And if you can't even make a few dollars online on your own, how are you going to make a lot of dollars or a living from this? Fending for yourself and making money on your own is not like getting paid at a job.
So it's not just about the money; we all have to start somewhere. We need credibility, and that's worth far more long term.
That course alone has gotten me thousands of followers and bought me more goodwill than anything else I've done so far. Including all of the SaaS apps, I have built.
To me, that's far more valuable than the money. As an entrepreneur that plans to be out here for a long time, I need distribution channels and credibility. I need people to help me. And you would need it too if you decide to embark on this sort of journey. That's because even if the people that follow you aren't your target customer for what you build next; if they like you and you've helped them in the past, many people will help you spread the word. They'll help amplify the next thing you built.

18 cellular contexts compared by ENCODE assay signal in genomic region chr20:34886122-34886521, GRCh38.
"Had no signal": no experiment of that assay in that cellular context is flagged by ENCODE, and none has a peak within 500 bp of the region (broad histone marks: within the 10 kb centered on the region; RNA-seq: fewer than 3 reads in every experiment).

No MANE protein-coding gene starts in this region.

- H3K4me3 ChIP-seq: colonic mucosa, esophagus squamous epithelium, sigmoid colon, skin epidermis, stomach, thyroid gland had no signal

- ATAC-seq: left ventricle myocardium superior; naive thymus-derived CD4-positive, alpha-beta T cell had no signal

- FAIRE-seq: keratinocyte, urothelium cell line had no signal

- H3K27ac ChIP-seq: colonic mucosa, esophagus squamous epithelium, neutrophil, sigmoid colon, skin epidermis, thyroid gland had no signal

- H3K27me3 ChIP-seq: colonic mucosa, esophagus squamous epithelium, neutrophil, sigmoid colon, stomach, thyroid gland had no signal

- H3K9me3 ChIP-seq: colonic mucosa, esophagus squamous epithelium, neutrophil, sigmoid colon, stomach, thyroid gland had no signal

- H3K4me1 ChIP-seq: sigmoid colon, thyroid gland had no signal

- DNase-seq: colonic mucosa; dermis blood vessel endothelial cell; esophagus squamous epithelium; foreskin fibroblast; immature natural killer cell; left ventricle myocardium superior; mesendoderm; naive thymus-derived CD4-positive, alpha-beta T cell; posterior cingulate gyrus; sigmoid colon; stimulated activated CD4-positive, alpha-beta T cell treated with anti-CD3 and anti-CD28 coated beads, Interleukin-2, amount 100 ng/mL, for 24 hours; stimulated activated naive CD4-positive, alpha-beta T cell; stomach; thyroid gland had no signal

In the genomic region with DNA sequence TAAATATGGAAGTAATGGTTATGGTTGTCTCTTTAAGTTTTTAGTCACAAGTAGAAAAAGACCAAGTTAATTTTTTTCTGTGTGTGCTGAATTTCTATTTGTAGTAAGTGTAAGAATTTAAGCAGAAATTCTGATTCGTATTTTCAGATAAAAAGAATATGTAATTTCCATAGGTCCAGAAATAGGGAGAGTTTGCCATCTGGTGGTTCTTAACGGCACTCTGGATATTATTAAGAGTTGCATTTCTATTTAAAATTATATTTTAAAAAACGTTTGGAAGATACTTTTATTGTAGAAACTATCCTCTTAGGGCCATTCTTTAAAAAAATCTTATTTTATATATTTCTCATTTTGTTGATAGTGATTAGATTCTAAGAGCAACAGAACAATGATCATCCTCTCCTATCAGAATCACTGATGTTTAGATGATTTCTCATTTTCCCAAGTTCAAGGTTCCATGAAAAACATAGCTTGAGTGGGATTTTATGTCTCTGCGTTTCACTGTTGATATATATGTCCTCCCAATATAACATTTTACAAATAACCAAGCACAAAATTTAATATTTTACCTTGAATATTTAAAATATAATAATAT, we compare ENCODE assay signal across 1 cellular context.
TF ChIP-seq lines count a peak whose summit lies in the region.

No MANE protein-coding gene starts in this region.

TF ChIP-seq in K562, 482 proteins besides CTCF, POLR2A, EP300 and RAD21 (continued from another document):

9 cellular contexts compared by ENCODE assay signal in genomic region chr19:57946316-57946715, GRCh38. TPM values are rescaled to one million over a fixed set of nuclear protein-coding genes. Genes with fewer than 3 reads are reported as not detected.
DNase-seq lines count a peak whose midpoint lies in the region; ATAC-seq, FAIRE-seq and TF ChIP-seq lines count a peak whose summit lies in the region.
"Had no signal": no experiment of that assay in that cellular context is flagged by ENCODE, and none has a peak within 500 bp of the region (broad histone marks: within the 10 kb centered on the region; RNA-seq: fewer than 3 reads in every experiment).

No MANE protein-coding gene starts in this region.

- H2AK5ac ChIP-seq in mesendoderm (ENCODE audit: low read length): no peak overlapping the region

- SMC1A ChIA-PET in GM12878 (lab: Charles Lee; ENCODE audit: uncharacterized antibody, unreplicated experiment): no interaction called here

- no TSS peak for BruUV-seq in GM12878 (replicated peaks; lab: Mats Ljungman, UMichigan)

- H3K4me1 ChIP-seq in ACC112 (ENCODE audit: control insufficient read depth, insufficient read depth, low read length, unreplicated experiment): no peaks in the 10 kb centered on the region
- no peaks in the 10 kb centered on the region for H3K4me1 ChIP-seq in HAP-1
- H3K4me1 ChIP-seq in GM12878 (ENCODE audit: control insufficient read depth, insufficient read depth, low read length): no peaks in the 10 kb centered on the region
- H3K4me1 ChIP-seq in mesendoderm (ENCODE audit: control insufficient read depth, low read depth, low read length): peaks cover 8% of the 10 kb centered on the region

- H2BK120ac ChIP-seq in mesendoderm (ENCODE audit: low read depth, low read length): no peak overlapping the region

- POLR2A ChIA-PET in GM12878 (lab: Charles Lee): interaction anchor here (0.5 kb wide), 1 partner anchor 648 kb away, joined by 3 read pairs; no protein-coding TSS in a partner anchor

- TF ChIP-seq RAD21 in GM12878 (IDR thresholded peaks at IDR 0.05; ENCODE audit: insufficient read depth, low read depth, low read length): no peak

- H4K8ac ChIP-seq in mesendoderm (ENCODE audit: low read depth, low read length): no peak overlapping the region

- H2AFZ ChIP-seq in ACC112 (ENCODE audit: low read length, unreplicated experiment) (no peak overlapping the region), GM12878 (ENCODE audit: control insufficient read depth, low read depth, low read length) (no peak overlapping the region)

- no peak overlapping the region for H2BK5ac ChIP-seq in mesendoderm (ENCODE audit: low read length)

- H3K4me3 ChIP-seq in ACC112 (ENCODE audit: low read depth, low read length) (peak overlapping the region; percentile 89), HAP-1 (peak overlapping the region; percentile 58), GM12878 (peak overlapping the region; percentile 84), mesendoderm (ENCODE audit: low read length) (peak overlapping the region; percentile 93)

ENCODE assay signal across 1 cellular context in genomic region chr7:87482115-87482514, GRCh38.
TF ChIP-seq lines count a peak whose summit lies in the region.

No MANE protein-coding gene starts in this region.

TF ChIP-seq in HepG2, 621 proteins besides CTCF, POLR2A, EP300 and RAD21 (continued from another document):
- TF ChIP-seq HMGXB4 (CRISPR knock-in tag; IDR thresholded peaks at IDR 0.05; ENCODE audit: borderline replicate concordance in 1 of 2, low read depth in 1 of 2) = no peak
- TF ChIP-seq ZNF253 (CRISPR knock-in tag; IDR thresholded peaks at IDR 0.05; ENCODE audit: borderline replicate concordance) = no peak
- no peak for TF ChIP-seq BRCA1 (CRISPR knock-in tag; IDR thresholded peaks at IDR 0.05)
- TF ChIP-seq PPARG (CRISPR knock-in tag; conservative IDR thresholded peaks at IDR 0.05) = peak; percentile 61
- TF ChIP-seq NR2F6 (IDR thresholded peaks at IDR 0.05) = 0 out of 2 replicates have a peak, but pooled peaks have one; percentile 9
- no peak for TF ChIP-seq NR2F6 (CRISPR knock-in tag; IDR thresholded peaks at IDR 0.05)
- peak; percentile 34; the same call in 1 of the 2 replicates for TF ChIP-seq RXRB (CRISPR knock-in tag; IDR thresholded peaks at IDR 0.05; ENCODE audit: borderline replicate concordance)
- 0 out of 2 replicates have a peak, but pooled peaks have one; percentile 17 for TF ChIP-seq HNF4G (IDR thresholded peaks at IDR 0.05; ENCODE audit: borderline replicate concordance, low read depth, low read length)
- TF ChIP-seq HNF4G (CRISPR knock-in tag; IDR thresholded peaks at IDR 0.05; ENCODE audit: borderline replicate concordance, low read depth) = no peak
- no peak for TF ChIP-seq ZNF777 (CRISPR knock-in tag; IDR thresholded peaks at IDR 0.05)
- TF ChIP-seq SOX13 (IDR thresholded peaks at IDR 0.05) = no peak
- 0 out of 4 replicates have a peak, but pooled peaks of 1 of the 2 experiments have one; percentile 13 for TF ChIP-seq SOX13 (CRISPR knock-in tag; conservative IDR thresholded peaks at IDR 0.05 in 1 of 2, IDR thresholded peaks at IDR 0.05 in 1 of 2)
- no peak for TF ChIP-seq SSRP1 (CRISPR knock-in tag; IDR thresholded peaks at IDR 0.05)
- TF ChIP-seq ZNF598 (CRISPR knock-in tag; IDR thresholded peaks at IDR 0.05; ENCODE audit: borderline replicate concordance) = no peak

It might sound counterintuitive but the only way anyone will consider helping you is if you have done something to help them. You may not like it but that's how the world works, you have to give. That can only happen if you build up goodwill and credibility along the way.
This is why attention is such a valuable asset to entrepreneurs; without your own distribution channels, it's hard to thrive in this internet game.
Let's get into some things I ran into this week. And at the bottom of this newsletter I would like to gift something to two lucky readers, as a thank you for my luck this week.
A Tweet I loved this week:
Scott's reply to one of my tweets is incredibly accurate. It's so good and I can attest from hard earned experience that he's right.